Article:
Shock and your Dog


Shock is a life-threatening disorder that occurs when the body’s cells and organs are not getting enough blood flow, creating insufficient oxygen and nutrients to function, ultimately causing irreversible organ damage.


Your dog may experience severe blood loss; fluid loss; traumatic injury including amputation; anaphylactic shock; heart failure.

Types of Shock

There are many different causes of shock, which are classified into:

  • Cardiogenic shock: Inability of the heart to circulate blood; which results in, for example, acute heart failure;

  • Hypovolemic shock: which is the loss of intravascular fluid (i.e. blood); as a consequence of massive blood or fluid loss; and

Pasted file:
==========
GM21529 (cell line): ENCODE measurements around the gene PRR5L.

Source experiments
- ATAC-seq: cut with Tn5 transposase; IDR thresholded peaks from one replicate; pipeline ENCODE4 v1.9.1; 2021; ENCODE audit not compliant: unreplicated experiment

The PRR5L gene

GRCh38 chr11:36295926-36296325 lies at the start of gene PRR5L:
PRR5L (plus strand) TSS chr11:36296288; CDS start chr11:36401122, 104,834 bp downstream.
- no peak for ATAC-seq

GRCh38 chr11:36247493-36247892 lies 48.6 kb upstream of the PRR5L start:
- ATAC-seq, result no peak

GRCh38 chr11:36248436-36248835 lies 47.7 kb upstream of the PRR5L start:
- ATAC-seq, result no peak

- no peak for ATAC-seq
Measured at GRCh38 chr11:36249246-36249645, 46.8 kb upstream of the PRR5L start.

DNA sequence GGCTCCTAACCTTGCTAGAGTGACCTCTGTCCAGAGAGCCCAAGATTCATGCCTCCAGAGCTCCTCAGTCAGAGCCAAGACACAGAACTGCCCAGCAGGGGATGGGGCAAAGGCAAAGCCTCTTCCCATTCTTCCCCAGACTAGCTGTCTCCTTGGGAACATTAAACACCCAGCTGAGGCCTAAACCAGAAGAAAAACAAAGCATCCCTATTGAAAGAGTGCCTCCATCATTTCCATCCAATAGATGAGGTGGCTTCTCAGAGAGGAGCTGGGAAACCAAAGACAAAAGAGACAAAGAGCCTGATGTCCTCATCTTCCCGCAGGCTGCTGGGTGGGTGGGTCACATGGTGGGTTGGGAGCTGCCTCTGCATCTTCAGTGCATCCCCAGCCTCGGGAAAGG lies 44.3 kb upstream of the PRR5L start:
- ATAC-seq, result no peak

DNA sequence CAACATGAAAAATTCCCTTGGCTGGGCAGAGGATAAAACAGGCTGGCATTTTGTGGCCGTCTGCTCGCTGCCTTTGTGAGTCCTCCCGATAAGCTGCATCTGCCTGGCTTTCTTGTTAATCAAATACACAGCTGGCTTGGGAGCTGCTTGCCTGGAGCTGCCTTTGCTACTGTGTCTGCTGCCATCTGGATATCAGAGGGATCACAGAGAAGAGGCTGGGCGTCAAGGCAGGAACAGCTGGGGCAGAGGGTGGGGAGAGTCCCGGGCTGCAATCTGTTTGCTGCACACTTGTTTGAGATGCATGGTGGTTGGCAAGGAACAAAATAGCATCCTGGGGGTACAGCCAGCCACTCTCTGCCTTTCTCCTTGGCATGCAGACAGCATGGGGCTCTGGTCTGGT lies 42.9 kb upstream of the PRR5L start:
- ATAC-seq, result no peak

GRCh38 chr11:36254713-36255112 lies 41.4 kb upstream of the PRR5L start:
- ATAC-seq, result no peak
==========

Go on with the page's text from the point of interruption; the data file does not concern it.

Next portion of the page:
• Distributive shock: Redistribution of body fluid; (i.e. water and electrolytes) due to a disturbance in the fluid distribution.

Safety precautions

Shock is an extremely serious and potentially life-threatening condition. It is imperative that after any medical and/or traumatic injury that the pet owner monitors and manages this condition as a priority.

Therefore, the best way to minimise the risk of shock is for the dog owner to assume that it is shock is present in all medical emergencies, and should follow the ‘Action for Shock’ seen below*, into all first aid emergencies. (Regardless of its classification/type, or the limited signs and symptoms which are present for shock at any given time).

Signs and Symptoms

Early Signs

  • Heart rate is elevated, causing pulse sounds to be strong and bound

  • Dog swings between anxiety and depression

  • Gums look red with a capillary refill time of 1-2 seconds

  • Dogs body temperature drops below 38.5°C